As women, no matter how many accomplishments we have or how successful we look on the outside, we all occasionally hear that nagging internal voice telling us to do more. We criticize ourselves more than anyone else and then throw ourselves into the never-ending cycle of self-care, all in effort to save ourselves from crashing into this invisible internal wall. According to psychologist, entrepreneur and author, Dr. Valerie Rein, these feelings are not your fault and there is nothing wrong with you— but chances are you definitely suffering from Patriarchy Stress Disorder.
Patriarchy Stress Disorder (PSD) is defined as the collective inherited trauma of oppression that forms an invisible inner barrier to women's happiness and fulfillment. The term was coined by Rein who discovered a missing link between trauma and the effects that patriarchal power structures have had on certain groups of people all throughout history up until the present day. Her life experience, in addition to research, have led Rein to develop a deeper understanding of the ways in which men and women are experiencing symptoms of trauma and stress that have been genetically passed down from previously oppressed generations.
What makes the discovery of this disorder significant is that it provides women with an answer to the stresses and trauma we feel but cannot explain or overcome. After being admitted to the ER with stroke-like symptoms one afternoon, when Rein noticed the left side of her body and face going numb, she was baffled to learn from her doctors that the results of her tests revealed that her stroke-like symptoms were caused by stress. Rein was then left to figure out what exactly she did for her clients in order for them to be able to step into the fullness of themselves that she was unable to do for herself. "What started seeping through the tears was the realization that I checked all the boxes that society told me I needed to feel happy and fulfilled, but I didn't feel happy or fulfilled and I didn't feel unhappy either. I didn't feel much of anything at all, not even stress," she stated.
Photo Courtesy of Dr. Valerie Rein
This raised the question for Rein as to what sort of hidden traumas women are suppressing without having any awareness of its presence. In her evaluation of her healing methodology, Rein realized that she was using mind, body and trauma healing tools with her clients because, while they had never experienced a traumatic event, they were showing the tell-tale symptoms of trauma which are described as a disconnect from parts of ourselves, body and emotions. In addition to her personal evaluation, research at the time had revealed that traumatic experiences are, in fact, passed down genetically throughout generations. This was Rein's lightbulb moment. The answer to a very real problem that she, and all women, have been experiencing is intergenerational trauma as a result of oppression formed under the patriarchy.
Although Rein's discovery would undoubtably change the way women experience and understand stress, it was crucial that she first broaden the definition of trauma not with the intention of catering to PSD, but to better identify the ways in which trauma presents itself in the current generation. When studying psychology from the books and diagnostic manuals written exclusively by white men, trauma was narrowly defined as a life-threatening experience. By that definition, not many people fit the bill despite showing trauma-like symptoms such as disconnections from parts of their body, emotions and self-expression. However, as the field of psychology has expanded, more voices have been joining the conversations and expanding the definition of trauma based on their lived experience. "I have broadened the definition to say that any experience that makes us feel unsafe psychically or emotionally can be traumatic," stated Rein. By redefining trauma, people across the gender spectrum are able to find validation in their experiences and begin their journey to healing these traumas not just for ourselves, but for future generations.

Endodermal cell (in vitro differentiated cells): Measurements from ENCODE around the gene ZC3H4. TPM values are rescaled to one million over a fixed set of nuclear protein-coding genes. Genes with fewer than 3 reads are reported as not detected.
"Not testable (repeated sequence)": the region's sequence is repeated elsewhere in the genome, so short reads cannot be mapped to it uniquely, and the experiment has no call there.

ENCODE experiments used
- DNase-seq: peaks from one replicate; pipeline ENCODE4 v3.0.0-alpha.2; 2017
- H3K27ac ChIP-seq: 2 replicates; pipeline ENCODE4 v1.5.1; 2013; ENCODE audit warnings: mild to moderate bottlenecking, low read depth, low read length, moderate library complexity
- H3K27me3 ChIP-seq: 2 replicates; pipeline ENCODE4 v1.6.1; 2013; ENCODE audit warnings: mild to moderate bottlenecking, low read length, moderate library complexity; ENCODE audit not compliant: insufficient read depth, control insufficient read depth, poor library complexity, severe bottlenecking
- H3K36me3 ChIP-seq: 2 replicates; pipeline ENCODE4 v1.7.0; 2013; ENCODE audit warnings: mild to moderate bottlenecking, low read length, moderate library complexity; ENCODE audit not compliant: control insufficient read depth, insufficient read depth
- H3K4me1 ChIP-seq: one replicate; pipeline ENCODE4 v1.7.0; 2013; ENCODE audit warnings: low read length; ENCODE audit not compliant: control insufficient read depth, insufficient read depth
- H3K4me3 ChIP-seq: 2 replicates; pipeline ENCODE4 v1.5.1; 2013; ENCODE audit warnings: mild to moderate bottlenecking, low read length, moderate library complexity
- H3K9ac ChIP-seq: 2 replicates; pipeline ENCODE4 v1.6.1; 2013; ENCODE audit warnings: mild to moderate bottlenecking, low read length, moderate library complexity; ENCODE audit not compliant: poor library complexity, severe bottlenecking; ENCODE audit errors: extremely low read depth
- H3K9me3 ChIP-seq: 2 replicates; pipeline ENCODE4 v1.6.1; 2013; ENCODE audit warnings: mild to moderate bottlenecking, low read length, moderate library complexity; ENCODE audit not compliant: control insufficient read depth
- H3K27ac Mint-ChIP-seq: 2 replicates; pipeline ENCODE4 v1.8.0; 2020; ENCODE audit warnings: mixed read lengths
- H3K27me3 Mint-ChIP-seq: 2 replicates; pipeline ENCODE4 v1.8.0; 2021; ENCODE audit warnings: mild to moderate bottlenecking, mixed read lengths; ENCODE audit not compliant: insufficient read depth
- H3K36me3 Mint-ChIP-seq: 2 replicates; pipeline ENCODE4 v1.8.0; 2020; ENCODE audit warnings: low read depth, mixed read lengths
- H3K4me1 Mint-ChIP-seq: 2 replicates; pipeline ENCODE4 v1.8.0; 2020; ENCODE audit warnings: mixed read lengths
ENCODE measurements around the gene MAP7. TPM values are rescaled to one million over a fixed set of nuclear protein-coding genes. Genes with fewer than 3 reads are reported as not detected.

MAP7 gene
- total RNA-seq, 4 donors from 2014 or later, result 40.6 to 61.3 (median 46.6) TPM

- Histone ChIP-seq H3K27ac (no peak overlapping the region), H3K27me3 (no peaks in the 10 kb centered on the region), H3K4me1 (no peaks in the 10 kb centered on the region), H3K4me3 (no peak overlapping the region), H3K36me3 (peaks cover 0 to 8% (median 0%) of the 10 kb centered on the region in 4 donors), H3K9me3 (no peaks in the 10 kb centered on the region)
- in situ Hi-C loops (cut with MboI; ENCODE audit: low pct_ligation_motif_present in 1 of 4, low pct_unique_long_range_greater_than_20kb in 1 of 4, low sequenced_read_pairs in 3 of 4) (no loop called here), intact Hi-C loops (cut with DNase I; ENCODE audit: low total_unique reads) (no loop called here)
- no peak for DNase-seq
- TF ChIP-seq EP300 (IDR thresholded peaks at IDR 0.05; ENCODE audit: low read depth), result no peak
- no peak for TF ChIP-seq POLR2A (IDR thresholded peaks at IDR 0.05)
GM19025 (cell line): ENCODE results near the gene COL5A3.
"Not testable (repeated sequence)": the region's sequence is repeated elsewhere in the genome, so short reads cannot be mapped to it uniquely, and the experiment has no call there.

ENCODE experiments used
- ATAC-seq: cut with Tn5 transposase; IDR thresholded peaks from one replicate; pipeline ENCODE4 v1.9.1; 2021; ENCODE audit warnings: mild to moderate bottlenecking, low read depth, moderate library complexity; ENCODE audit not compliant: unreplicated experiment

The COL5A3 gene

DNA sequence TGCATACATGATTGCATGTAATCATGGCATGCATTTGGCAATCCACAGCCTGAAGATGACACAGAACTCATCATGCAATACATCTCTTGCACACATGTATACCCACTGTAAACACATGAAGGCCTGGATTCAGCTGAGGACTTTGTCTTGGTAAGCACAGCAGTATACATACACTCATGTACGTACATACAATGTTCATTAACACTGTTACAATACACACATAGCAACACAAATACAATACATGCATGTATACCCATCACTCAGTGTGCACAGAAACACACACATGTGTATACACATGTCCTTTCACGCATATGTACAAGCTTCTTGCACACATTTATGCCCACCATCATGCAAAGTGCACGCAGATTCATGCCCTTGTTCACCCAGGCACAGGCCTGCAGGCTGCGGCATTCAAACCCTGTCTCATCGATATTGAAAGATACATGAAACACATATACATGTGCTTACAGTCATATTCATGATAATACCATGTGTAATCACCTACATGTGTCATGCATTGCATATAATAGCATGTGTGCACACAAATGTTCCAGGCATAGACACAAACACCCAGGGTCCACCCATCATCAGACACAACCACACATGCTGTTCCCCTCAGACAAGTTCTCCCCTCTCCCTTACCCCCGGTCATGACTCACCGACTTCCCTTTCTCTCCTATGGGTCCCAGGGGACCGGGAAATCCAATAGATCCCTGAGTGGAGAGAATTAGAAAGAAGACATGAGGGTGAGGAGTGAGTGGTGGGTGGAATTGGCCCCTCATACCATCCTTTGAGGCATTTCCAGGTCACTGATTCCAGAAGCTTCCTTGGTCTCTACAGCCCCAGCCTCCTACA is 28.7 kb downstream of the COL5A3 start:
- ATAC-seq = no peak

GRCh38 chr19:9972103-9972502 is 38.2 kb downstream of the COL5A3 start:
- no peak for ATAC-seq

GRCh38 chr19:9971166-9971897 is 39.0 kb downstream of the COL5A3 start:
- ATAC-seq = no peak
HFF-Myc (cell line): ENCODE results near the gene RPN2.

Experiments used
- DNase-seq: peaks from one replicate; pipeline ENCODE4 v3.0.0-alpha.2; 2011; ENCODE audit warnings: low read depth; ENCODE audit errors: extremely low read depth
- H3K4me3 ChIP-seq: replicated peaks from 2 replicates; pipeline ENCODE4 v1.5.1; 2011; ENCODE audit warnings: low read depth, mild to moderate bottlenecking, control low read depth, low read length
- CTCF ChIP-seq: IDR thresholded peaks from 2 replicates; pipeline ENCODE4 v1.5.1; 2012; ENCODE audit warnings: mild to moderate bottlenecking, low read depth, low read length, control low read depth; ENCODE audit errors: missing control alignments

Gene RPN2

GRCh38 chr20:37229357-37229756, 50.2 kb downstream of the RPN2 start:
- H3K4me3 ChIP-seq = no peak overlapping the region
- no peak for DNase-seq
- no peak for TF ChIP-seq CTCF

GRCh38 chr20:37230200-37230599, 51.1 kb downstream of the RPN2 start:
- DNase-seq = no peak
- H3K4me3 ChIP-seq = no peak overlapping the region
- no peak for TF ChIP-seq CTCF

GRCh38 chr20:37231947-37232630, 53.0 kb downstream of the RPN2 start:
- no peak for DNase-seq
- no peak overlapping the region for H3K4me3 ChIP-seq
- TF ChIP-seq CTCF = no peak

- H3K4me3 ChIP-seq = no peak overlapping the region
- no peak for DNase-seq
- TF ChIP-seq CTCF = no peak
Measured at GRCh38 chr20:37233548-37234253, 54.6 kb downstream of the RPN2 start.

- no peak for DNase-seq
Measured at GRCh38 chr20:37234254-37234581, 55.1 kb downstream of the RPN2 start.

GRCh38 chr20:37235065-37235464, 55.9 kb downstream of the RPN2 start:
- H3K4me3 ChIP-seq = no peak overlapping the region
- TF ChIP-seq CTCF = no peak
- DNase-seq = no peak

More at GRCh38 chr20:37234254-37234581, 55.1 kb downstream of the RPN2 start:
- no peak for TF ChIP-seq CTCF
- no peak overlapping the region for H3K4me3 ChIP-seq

While PSD is not experienced by one particular gender, as women who have been one of the most historically disadvantaged and oppressed groups, we have inherited survival instructions that express themselves differently for different women. For some women, this means their nervous systems freeze when faced with something that has been historically dangerous for women such as stepping into their power, speaking out, being visible or making a lot of money. Then there are women who go into fight or flight mode. Although they are able to stand in the spotlight, they pay a high price for it when their nervous system begins to work in a constant state of hyper vigilance in order to keep them safe. These women often find themselves having trouble with anxiety, intimacy, sleeping or relaxing without a glass of wine or a pill. Because of this, adrenaline fatigue has become an epidemic among high achieving women that is resulting in heightened levels of stress and anxiety.
"For the first time, it makes sense that we are not broken or making this up, and we have gained this understanding by looking through the lens of a shared trauma. All of these things have been either forbidden or impossible for women. A woman's power has always been a punishable offense throughout history," stated Rein.
Although the idea of having a disorder may be scary to some and even potentially contribute to a victim mentality, Rein wants people to be empowered by PSD and to see it as a diagnosis meant to validate your experience by giving it a name, making it real and giving you a means to heal yourself. "There are still experiences in our lives that are triggering PSD and the more layers we heal, the more power we claim, the more resilience we have and more ability we have in staying plugged into our power and happiness. These triggers affect us less and less the more we heal," emphasized Rein. While the task of breaking intergenerational transmission of trauma seems intimidating, the author has flipped the negative approach to the healing journey from a game of survival to the game of how good can it get.
In her new book, Patriarchy Stress Disorder: The Invisible Barrier to Women's Happiness and Fulfillment, Rein details an easy system for healing that includes the necessary tools she has sourced over 20 years on her healing exploration with the pioneers of mind, body and trauma resolution. Her 5-step system serves to help "Jailbreakers" escape the inner prison of PSD and other hidden trauma through the process of Waking Up in Prison, Meeting the Prison Guards, Turning the Prison Guards into Body Guards, Digging the Tunnel to Freedom and Savoring Freedom. Readers can also find free tools on Rein's website to help aid in their healing journey and exploration.
"I think of the book coming out as the birth of a movement. Healing is not women against men– it's women, men and people across the gender spectrum, coming together in a shared understanding that we all have trauma and we can all heal."